AFMC Command News

Ethical Behavior: More than just yearly online training 

  • Published
  • By C. Todd Lopez
  • DOD News

Service members and civilians throughout the Defense Department complete an array of training sessions annually related to topics such as insider threats, anti-terrorism awareness and cyber security. All are important to the well-being of the department. But compliance with ethics standards — another topic with an annual training requirement — is important enough that Secretary of Defense Lloyd J. Austin III has drawn special attention to it this year.  

"Our mission is to defend the United States, and we do it seven days a week, 24 hours a day," Austin said in a recently released video which supports the department's ongoing efforts to ensure every employee is aware of and understands ethical standards.  


"It's a big job, one that requires skill and focus," he said. "It also demands the highest standards of conduct. I know that you and your teammates take this responsibility seriously. I know that you serve with honor and integrity ... and that each day you strive to do the right thing. But I also know how important it is to occasionally refresh our understanding of that code of conduct ... of our ethics ... of our values."  

Annual ethics training for service members, as well as civilians within the Defense Department and the military services, focuses on topics like avoiding financial conflicts of interest while conducting official duties; conducting fair and impartial relations with, and support to, non-federal entities; and rejecting any sense of personal entitlement while employed by the federal government.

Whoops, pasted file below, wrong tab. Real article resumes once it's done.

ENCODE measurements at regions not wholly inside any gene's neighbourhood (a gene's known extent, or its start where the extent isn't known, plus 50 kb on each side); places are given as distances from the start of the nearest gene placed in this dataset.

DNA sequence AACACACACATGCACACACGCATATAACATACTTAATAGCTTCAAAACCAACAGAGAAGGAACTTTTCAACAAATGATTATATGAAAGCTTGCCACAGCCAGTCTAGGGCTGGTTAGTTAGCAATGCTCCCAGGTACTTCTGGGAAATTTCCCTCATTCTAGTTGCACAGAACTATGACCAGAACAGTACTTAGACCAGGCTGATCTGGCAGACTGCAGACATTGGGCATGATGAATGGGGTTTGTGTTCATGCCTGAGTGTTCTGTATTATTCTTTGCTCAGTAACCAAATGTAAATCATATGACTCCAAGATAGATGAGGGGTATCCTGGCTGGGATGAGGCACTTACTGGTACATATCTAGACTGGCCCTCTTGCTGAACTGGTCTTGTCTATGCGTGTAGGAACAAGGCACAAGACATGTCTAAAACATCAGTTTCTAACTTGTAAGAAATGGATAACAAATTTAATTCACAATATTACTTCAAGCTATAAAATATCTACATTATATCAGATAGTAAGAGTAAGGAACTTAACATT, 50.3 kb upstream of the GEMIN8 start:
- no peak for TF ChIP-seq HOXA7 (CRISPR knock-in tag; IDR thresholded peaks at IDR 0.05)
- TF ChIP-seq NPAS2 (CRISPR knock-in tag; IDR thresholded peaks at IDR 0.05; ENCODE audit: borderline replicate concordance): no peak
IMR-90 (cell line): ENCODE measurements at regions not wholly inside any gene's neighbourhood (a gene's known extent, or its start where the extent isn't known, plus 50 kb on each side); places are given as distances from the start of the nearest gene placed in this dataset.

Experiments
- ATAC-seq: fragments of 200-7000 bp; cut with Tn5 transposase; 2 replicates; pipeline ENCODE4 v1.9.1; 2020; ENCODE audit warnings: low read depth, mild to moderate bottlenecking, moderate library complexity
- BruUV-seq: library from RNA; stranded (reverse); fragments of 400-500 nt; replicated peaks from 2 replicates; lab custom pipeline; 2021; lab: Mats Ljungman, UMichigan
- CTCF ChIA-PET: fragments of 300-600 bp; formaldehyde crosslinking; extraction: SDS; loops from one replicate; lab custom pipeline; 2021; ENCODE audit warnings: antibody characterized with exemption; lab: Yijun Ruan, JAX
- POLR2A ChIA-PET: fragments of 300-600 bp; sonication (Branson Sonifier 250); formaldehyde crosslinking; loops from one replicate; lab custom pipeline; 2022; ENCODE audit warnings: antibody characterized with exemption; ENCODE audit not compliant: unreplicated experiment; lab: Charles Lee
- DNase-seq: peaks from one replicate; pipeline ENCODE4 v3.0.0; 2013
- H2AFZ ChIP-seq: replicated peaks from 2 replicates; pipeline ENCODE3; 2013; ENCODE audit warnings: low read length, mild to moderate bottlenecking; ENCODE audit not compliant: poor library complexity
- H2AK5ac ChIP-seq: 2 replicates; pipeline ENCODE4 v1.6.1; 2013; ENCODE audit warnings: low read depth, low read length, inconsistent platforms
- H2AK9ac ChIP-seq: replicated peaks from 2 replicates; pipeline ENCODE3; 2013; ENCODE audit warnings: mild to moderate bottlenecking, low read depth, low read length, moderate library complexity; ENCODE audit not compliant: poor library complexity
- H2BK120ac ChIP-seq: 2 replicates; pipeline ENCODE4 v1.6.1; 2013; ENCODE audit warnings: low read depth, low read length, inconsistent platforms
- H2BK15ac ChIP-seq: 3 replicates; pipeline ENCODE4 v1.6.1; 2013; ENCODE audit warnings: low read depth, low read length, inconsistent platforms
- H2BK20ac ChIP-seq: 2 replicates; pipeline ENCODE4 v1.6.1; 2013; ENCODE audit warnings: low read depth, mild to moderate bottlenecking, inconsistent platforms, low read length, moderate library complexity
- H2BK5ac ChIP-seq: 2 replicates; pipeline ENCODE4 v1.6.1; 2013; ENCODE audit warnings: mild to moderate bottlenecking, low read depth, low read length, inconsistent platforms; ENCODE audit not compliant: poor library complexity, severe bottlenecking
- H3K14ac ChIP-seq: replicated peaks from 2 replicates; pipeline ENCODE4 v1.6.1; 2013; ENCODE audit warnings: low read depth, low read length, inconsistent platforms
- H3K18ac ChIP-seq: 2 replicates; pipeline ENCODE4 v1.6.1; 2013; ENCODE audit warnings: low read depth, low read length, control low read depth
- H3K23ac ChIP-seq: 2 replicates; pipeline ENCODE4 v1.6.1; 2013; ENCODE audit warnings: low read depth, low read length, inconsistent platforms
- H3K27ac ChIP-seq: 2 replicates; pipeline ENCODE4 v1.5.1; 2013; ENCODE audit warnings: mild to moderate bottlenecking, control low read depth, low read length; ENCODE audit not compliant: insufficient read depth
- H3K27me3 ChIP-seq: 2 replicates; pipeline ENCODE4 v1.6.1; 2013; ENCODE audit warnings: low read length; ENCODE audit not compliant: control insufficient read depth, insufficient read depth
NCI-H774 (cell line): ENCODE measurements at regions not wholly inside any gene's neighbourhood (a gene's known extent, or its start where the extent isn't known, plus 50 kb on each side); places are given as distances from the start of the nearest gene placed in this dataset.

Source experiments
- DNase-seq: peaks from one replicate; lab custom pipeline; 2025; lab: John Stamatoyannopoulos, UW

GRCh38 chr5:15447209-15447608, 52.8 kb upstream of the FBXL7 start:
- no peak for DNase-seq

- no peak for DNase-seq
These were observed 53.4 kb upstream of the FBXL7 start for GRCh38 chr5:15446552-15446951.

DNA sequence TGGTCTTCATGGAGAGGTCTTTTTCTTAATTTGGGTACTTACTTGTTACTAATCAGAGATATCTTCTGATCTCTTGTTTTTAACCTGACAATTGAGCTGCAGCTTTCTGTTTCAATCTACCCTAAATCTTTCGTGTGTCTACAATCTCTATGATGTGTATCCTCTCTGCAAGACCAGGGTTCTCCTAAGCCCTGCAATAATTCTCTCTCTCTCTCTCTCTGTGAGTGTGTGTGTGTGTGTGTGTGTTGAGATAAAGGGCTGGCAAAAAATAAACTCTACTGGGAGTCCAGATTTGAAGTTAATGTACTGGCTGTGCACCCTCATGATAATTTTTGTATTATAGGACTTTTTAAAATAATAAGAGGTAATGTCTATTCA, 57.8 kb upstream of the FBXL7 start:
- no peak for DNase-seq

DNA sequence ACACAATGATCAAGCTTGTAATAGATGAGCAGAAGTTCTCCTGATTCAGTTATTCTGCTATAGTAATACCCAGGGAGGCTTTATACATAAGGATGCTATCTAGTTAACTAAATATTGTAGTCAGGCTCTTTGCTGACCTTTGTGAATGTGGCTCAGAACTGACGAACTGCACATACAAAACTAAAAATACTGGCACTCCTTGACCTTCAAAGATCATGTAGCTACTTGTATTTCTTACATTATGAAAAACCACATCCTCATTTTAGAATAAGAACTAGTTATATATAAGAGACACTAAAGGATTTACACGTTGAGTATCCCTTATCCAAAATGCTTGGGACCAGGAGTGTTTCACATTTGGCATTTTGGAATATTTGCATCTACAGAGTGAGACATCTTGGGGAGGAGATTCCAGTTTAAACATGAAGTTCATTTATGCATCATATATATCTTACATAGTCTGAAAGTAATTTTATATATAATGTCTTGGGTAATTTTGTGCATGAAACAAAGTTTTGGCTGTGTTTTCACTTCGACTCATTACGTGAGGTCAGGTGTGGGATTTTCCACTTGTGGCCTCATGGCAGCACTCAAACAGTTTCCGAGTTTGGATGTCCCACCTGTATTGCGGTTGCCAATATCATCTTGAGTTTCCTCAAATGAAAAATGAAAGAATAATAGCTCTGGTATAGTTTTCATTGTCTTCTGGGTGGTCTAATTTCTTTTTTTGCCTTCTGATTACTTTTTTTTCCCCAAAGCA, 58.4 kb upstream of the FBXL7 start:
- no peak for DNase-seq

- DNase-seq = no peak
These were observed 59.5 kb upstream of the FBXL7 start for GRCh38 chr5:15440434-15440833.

Sometimes, even the appearance of unethical actions —  even if they wouldn't break a rule — can damage the trust the public has in the U.S military. And that's something Austin said service members and civilians must also be aware of.  

"We should avoid even the appearance of unethical behavior," Austin said. "We're all role models for the department. And the way our actions appear often affects our reputation, as individuals and as an institution. A lot of times, when faced with an ethical dilemma, we ask ourselves, 'can I do this?' I would like you to also ask yourself ... 'should I do this?' Something may be perfectly permissible by the rules, but it still might set the wrong example. It still might be the wrong thing to do at the wrong time."  

Service members and civilians across the Defense Department may be asked again this year to complete annual government ethics training. That training is developed to ensure employees know what is right, so they are always able to maintain and strengthen the trust the American people have in the U.S. military.  

"Ethics is a part of everything we do in the department," Scott Thompson, director of the standards of conduct office within the Defense Department's Office of General Counsel, said. "An important part of our ethics program is annual training. Ethics attorneys work with leaders to create realistic and challenging scenarios. This scenario-based training helps ensure employees are ready to make the right decision when confronted with an ethical dilemma."